Community groups will be given more power to object to wind farm projects in NSW, a move environmental groups and a renewable energy firm say amounts to halting the industry’s growth in the state.
The O’Farrell government on Wednesday removed the “critical infrastructure” status for wind farms created by the former Labor government, restoring the community’s rights to appeal against decisions made by the independent Planning Assessment Commission.
“We changed Labor’s rotten laws in 2011 ensuring major projects like wind farms would be considered in an open and transparent process,” Planning and Infrastructure Minister Brad Hazzard said.
“The community can have confidence that their voices will be heard on wind farm projects in NSW and that projects will be assessed and decisions made at arm’s length from the government,” he said.
Nine wind farm projects now face potentially lengthy and costly community appeals in the Land and Environment Court although they won’t have to repeat any part of the assessment process already completed.
A senior manager at a wind farm operator unaffected by the decision said the change would create a “lawyers’ picnic”, and signals NSW is ‘‘closed for business” for new wind farms.
“Now that the NSW government has decided to add hundreds of thousands of dollars and at least a year to the wind farm development process, we look forward to [it] restoring the community’s rights around coal seam gas projects and coalmines,” the manager said, preferring not to be named.
Greens MP John Kaye said the government had shown “a complete commitment to making it as hard as possible for wind farms”.
“This is a government that treats wind farms with far lower community impact and no known health impacts in a totally hostile way while providing red-carpet treatment for coal seam gas,” Mr Kaye said.
New clean energy projects are largely on hold nationally as the federal government reviews the renewable energy target. Wind energy firms and other suppliers of renewable energy are worried the review will recommend a weakening of the goal of supplying 41,000 gigawatt-hours of clean energy by 2020, undermining investor confidence and returns.
A spokeswoman for Mr Hazzard said businesses want to know what the rules are and be confident those rules are followed.
“That’s what our changes have achieved. All State Significant Development follows the same rules,” she said.
“Companies have two years once Director-Generals’ Requirements are issued to provide their Environmental Impact Statement, that is the same for all State Significant Development.
“These windfarms were given fair and reasonable time to progress their proposals under the transitional part 3A arrangements and they have failed to do so,” she said.
The Friends of the Earth, though, said the government had caved into concerns from a small number of people worried about the health or other impacts from wind farms.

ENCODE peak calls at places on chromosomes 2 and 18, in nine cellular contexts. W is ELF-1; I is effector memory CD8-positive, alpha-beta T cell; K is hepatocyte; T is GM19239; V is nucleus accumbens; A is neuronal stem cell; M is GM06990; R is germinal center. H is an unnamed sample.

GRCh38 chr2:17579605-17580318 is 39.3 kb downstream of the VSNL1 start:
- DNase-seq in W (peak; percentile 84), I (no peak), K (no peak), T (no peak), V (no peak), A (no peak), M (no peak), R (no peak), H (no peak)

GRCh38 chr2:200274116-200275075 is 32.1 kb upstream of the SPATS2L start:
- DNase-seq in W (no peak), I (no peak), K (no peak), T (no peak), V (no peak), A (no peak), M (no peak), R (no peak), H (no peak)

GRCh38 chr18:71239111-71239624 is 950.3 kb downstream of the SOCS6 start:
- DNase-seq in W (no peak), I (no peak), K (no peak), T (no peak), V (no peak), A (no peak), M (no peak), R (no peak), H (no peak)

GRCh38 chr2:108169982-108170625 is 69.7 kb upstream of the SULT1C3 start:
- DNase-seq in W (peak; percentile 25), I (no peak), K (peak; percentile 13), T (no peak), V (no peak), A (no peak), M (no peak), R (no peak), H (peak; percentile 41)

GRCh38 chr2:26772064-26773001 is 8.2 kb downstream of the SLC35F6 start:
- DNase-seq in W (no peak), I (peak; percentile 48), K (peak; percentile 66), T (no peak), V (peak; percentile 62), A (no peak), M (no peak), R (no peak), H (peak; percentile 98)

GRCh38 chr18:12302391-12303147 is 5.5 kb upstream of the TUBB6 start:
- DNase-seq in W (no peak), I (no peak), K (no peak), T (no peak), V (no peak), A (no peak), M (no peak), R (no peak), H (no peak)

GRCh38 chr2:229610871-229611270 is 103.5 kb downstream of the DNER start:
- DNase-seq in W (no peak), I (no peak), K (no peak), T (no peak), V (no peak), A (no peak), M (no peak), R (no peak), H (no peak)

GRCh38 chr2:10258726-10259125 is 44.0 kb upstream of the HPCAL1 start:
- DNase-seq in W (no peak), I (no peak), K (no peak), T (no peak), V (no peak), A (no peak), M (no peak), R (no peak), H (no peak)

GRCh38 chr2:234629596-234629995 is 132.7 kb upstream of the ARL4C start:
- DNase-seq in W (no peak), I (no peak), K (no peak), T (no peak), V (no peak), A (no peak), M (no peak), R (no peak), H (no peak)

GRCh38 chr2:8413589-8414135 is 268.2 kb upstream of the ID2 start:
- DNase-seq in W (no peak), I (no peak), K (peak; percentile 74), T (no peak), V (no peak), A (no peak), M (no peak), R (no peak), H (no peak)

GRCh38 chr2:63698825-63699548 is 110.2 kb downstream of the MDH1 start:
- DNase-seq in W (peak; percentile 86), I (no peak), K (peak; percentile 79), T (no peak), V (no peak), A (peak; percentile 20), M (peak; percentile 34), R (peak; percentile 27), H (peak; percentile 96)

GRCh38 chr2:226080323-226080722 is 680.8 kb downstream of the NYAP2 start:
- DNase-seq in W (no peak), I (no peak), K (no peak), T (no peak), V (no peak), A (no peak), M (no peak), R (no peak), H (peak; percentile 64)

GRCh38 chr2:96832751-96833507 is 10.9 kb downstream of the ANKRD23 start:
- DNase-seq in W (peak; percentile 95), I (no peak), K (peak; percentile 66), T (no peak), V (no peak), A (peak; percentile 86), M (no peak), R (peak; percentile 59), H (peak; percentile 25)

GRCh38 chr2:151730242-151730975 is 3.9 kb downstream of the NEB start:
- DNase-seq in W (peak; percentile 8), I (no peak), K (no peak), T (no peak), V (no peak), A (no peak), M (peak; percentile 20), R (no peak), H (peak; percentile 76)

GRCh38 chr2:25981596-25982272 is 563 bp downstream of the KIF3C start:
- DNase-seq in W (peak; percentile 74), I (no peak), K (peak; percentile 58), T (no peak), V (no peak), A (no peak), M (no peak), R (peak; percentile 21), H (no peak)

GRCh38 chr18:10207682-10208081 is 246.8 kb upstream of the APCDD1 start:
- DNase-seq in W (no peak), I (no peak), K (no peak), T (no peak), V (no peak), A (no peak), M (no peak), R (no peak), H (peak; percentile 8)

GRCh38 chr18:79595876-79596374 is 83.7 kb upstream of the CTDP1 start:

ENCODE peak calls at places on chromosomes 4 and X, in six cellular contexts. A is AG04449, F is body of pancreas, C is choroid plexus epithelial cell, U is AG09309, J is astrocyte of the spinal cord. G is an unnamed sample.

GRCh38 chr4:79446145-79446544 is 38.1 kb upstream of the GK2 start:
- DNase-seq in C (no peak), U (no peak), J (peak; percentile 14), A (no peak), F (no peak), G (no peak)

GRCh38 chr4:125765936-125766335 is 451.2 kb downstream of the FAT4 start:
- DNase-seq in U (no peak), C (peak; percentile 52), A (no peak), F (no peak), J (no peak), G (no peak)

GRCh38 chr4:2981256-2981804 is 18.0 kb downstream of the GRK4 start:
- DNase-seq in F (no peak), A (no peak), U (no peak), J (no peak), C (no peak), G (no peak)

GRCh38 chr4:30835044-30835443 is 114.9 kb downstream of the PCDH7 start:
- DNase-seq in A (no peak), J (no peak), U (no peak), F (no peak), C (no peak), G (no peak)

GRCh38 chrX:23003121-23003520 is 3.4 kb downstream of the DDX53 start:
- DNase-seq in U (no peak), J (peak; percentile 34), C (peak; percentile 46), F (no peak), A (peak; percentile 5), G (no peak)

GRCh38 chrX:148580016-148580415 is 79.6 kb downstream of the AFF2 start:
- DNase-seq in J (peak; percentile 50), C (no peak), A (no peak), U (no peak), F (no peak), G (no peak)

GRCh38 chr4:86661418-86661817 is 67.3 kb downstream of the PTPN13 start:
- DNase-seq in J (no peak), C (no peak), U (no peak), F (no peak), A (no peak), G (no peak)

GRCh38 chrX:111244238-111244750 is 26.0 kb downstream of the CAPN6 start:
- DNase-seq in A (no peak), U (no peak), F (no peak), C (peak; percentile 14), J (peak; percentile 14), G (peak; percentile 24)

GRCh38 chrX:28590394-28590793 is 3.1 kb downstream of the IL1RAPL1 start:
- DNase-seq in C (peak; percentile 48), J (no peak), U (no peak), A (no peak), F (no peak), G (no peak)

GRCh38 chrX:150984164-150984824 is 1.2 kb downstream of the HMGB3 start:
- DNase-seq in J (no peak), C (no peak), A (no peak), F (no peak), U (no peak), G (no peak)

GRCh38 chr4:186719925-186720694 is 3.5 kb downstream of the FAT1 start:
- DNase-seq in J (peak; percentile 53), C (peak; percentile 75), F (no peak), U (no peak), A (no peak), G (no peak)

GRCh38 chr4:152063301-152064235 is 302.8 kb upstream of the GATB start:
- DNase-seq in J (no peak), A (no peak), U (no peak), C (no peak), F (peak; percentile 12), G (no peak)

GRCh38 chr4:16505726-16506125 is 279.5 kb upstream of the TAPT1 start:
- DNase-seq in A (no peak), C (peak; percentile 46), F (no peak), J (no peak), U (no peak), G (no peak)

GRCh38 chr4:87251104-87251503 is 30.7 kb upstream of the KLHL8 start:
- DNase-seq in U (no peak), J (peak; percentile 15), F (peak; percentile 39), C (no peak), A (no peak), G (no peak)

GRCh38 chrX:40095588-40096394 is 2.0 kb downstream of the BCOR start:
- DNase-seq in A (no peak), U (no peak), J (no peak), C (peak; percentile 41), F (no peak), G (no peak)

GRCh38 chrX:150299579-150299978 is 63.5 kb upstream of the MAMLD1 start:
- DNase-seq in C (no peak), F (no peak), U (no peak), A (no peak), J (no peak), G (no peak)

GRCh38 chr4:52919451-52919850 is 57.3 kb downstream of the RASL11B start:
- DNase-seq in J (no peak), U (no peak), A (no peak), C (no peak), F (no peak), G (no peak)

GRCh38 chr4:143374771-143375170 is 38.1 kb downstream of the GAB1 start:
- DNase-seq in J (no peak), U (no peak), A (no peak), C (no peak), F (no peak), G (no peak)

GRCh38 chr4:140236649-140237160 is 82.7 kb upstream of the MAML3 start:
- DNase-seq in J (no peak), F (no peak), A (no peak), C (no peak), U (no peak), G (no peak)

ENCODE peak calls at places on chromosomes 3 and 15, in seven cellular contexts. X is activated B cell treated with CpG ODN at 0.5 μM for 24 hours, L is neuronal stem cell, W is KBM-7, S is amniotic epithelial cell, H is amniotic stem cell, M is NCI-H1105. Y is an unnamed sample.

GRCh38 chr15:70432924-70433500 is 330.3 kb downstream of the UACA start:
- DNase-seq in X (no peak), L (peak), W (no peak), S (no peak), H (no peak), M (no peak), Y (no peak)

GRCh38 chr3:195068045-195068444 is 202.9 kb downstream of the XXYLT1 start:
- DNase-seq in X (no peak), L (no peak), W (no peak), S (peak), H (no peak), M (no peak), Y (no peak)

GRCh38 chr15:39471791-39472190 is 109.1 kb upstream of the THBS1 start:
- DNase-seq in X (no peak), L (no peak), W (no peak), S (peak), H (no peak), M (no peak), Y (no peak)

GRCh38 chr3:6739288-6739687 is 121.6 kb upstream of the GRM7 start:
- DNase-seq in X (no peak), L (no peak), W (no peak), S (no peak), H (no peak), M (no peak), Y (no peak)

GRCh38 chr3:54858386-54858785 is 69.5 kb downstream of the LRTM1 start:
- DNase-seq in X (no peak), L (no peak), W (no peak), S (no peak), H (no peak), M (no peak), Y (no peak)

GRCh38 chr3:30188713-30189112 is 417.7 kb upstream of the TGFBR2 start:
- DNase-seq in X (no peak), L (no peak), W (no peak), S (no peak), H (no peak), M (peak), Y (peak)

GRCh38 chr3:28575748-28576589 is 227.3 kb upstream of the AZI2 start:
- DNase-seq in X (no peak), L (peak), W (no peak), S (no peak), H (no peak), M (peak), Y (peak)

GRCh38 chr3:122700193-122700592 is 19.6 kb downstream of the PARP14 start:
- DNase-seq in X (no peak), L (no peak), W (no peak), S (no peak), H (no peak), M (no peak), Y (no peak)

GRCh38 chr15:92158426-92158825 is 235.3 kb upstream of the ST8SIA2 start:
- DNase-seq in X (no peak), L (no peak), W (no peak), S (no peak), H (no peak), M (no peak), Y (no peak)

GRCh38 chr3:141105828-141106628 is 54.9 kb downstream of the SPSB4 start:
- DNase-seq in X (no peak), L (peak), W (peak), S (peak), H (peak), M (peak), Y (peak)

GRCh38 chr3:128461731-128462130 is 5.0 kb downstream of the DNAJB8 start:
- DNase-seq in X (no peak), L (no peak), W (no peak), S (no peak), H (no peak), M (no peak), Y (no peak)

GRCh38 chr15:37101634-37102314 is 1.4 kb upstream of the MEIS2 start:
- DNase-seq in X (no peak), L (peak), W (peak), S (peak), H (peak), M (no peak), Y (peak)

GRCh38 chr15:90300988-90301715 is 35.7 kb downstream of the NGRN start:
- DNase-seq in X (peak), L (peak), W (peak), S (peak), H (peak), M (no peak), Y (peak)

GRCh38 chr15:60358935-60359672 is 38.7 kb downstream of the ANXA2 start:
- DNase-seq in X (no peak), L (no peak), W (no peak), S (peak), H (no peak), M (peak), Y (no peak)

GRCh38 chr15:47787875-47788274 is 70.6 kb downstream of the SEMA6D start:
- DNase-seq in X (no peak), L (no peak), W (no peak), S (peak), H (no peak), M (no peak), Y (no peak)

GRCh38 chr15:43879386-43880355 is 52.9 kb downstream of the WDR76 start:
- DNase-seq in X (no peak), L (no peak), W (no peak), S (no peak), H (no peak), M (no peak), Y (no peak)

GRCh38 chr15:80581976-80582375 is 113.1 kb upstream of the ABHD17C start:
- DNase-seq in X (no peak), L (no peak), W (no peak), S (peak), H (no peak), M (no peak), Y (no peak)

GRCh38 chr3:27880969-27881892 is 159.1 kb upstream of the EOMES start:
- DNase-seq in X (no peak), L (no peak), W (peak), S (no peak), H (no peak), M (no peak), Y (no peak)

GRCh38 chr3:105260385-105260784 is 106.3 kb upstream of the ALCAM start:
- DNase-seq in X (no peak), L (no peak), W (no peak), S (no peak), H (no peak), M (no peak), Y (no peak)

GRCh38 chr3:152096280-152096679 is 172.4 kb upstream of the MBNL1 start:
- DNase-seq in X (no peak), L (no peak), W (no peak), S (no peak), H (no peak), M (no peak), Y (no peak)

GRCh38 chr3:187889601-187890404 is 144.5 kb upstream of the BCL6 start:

“The NSW government has sown the seeds of community division by reopening the planning process for these wind farms,” said the group’s renewables spokesman Leigh Ewbank.
“A noisy minority refuse to accept wind energy and continues to make unsubstantiated claims that the technology has health impacts. This decision looks like a capitulation to those elements.”
The Greens, meanwhile, said it had obtained letters sent by Primary Industries Minister Katrina Hodgkinson to Health Minister Jillian Skinner and Planning Minister Mr Hazzard suggesting she was lobbying against wind farms on health grounds.
In a June 23, 2011 letter to Ms Skinner, Ms Hodgkinson sought advice on comments published by anti-wind farm activist Sarah Laurie and a review then under way by the National Health and Medical Research Council (NHMRC).
“(I) would appreciate your seeking to have this research reviewed as a matter of urgency as if, correct, it will have significant adverse public health impact on large areas of my electorate,” Ms Hodgkinson wrote.
In a letter to Mr Hazzard dated 15 November 2012, Ms Hodginson wrote on behalf of a constituent concerned about the Gullen Range wind farm and “more generally about noise emissions from wind farms”.
She again cited the NHMRC and its 2009 Rapid Review about wind farms and “adverse health impacts”. “(T)here is universal agreement that a definitive answer is needed to the question of whether wind farm-generated noise causes health problems,” Ms Hodgkinson wrote.
The NHMRC in February released a draft information paper on the effects of wind farms on human health, concluding “there is no reliable or consistent evidence that wind farms directly cause adverse health effects in humans”.
“The real damage to human health is being done by groups that promote myths around wind farms and consequently generate anxiety and stress,” said Greens MP Mr Kaye.
Ms Hodgkinson said she had made many representations on behalf of constituents about “very many issues across all agencies over the years”.
“Whilst the health impacts of inappropriately sited wind turbines is one concern held by my constituents – particularly in relation to noise and blade flicker – visual amenity, efficiency of electricity generation, subsidisation by the taxpayer, non-compliance, and many other issues have also been raised with me by constituents in relation to the turbines,” Ms Hodgkinson said.
“It is important that with such a relatively new technology that all issues are appropriately canvassed particularly by the approving authorities,” she said.
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